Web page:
Cycling industry experts are predicting that bike shortages will last until at least the end of next year.
Bike-eu.com reports that the global component shortage, which has a knock-on effect on supplies of complete bikes, was the main topic of conversation at Eurobike earlier this week.
One of the largest cycling industry gatherings annually, the edition of the trade show is the last in Friedrichshafen on Lake Constance before it moves to Frankfurt next year.
Closures of factories and disruptions to the supply chain since the outbreak of the coronavirus pandemic, as well as unprecedented worldwide demand for bikes, have all combined to create an unprecedented problem for the bike industry.
In short, demand has never been higher in recent years – but because of the issues mentioned above, it cannot be met in the short term.
And, in the case of the UK, there is also a knock-on effect from the country’s decision to leave the single market, thereby putting barriers in place on what were previously seamless trading routes.
Claus Fleischer, CEO of Bosch e-bike systems – electric bikes of course being a huge area of growth in the industry – said: “We have a had a hard time since last year to handle the shortages. Nevertheless, we expect these to increase even more in the next 12 to 18 months.
“So far we have always been able to produce, ship and deliver. However, I can’t promise anything for the next 12 to 18 months.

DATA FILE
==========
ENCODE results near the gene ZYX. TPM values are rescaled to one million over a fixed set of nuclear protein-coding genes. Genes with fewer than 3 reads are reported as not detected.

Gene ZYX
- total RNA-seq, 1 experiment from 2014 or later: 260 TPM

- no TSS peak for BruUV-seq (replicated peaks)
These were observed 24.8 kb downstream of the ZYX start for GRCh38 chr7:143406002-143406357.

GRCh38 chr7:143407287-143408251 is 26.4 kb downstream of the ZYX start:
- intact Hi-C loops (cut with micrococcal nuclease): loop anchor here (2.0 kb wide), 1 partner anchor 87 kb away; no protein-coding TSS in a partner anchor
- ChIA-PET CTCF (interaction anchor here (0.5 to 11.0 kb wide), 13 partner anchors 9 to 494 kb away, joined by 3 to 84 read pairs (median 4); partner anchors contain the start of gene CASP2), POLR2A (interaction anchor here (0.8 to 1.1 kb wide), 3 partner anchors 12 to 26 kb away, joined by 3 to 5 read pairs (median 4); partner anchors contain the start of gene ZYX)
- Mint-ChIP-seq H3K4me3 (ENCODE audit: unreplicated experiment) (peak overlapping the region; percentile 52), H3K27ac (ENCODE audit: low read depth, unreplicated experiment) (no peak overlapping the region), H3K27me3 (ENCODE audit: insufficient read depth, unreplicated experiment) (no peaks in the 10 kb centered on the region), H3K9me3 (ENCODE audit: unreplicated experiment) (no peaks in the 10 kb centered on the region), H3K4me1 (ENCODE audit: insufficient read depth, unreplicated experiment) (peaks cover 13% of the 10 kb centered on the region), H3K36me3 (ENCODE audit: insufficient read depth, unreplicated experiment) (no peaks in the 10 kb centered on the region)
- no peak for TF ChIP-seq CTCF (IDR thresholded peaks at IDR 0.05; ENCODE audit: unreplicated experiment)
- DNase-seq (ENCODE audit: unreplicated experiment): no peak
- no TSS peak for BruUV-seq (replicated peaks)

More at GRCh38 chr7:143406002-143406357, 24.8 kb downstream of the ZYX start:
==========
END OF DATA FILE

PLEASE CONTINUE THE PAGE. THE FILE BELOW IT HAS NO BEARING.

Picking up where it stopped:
“Anything can happen on short notice at the moment,” he added. “We realise the uncertainty this bring for our customers.”
Erhard Büchel, president of the pan-European trade body CONEBI, said: “The supply chain problematic is not intrinsic to the bicycle industry
“It has put the bicycle industry which depends on a very complicates and global supply chain in a crazy situation.
“There is for example no end in sight of the high level of containers prices for which have hiked up to € 20,000 between Asia and Europe.
“Due the current situation the industry can’t benefit from the high demand. In Germany e-bike and bicycles sales were not as high as expected due to product unavailability. At the end on this the market will even show some decline.”
The supply crisis is one we’ve covered before, of course – here is road.cc tech editor Mat Brett’s most recent piece on the issue in which he canvassed the opinions of industry insiders to try and find out what is going on, especially in the UK.
Simon joined road.cc as news editor in 2009 and is now the site’s community editor, acting as a link between the team producing the content and our readers. A law and languages graduate, published translator and former retail analyst, he has reported on issues as diverse as cycling-related court cases, anti-doping investigations, the latest developments in the bike industry and the sport’s biggest races. Now back in London full-time after 15 years living in Oxford and Cambridge, he loves cycling along the Thames but misses having his former riding buddy, Elodie the miniature schnauzer, in the basket in front of him.